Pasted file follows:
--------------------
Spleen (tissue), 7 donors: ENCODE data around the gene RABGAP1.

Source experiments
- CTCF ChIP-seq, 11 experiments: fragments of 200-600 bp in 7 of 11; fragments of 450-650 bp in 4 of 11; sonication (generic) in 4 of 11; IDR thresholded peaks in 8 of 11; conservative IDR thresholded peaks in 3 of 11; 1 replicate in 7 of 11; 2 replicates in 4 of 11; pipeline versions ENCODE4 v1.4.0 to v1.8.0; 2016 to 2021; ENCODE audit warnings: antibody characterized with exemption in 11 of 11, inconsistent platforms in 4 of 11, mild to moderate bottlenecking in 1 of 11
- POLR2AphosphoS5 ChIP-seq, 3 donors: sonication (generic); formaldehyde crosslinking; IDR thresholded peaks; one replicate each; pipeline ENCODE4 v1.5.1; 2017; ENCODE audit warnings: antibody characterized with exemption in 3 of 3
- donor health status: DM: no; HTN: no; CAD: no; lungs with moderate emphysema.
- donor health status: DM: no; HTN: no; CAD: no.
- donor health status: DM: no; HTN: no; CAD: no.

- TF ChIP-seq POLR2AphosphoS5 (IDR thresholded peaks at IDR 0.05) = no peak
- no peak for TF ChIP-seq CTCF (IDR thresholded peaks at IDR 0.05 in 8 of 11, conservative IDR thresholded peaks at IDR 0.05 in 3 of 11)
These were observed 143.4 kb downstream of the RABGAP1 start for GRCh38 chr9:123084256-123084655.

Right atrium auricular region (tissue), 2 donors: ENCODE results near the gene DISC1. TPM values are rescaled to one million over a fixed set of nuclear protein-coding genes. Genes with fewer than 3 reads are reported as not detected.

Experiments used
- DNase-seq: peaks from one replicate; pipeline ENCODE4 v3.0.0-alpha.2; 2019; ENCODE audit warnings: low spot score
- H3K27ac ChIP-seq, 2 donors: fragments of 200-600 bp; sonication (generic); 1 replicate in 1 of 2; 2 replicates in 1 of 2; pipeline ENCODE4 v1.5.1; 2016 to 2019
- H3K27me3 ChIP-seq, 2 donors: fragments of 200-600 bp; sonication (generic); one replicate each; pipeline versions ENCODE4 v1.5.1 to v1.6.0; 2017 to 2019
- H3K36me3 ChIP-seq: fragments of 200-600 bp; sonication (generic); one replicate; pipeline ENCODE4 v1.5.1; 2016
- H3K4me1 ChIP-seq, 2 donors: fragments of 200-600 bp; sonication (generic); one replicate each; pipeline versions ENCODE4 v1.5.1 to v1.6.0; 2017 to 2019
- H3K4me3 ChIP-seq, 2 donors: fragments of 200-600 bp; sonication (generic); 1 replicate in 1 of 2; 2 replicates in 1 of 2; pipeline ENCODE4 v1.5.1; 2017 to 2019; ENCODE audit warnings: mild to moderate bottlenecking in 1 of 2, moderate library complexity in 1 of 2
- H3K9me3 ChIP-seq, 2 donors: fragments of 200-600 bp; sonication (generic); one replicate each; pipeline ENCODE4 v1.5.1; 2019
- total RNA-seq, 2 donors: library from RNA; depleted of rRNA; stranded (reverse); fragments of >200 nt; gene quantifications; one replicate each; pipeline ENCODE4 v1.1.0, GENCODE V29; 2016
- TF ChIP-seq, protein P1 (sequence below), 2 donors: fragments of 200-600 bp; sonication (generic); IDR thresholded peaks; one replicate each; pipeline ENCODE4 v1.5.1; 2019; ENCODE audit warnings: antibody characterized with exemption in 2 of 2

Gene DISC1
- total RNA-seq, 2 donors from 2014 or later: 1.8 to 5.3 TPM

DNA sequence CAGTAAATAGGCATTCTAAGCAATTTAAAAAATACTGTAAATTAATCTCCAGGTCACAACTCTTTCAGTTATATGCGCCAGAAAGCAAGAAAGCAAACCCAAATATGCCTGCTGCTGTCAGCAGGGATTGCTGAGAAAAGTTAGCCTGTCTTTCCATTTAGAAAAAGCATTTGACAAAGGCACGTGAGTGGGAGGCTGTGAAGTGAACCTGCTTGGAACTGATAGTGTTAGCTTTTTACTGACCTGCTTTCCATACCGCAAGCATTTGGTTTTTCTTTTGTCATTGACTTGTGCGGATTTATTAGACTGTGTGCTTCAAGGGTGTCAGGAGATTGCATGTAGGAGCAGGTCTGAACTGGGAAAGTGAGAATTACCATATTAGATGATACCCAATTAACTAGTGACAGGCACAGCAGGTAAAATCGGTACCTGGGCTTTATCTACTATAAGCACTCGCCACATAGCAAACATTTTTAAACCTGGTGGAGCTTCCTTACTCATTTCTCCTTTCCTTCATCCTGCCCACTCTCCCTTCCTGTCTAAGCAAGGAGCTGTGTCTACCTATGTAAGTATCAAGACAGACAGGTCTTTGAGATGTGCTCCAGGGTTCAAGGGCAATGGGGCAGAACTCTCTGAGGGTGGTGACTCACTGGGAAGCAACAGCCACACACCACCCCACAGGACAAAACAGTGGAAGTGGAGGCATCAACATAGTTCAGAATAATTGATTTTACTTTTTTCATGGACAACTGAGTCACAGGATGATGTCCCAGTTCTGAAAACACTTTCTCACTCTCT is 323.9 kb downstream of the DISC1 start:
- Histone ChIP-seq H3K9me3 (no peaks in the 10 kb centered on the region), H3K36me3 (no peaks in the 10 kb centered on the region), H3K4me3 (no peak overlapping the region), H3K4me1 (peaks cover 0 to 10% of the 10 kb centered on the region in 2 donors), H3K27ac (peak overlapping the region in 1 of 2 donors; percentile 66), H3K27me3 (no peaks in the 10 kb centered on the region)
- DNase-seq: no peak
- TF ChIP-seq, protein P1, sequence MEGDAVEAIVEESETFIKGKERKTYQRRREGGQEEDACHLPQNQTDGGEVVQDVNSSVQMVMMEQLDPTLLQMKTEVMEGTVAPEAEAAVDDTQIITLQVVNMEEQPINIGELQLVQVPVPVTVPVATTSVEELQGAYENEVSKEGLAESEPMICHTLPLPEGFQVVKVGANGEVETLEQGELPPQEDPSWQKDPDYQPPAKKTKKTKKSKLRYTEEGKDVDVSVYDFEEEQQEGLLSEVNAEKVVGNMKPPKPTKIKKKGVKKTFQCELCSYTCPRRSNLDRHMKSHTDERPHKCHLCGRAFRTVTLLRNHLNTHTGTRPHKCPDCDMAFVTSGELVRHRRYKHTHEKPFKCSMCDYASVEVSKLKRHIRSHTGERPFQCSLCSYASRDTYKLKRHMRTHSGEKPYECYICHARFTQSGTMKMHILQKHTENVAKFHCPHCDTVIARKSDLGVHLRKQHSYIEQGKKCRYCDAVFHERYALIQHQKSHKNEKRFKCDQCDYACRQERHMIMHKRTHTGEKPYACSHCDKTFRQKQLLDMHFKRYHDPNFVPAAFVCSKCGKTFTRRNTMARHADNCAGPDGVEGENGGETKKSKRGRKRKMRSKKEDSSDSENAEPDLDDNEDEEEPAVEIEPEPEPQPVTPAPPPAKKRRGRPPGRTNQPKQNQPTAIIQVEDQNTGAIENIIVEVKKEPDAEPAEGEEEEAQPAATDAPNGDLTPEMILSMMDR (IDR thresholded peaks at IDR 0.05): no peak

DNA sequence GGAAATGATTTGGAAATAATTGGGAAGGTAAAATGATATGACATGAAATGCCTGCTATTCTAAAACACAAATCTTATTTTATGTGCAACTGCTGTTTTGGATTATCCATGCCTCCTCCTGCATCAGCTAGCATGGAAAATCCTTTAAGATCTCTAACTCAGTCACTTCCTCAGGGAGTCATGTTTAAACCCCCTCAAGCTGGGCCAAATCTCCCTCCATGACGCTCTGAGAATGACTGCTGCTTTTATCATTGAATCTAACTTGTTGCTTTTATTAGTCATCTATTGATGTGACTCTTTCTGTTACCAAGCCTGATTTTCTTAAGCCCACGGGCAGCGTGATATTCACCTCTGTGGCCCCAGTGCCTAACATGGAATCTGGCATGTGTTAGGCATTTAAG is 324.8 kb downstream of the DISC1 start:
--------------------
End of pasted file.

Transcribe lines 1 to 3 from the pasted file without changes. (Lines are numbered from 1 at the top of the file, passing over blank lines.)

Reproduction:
Spleen (tissue), 7 donors: ENCODE data around the gene RABGAP1.

Source experiments
- CTCF ChIP-seq, 11 experiments: fragments of 200-600 bp in 7 of 11; fragments of 450-650 bp in 4 of 11; sonication (generic) in 4 of 11; IDR thresholded peaks in 8 of 11; conservative IDR thresholded peaks in 3 of 11; 1 replicate in 7 of 11; 2 replicates in 4 of 11; pipeline versions ENCODE4 v1.4.0 to v1.8.0; 2016 to 2021; ENCODE audit warnings: antibody characterized with exemption in 11 of 11, inconsistent platforms in 4 of 11, mild to moderate bottlenecking in 1 of 11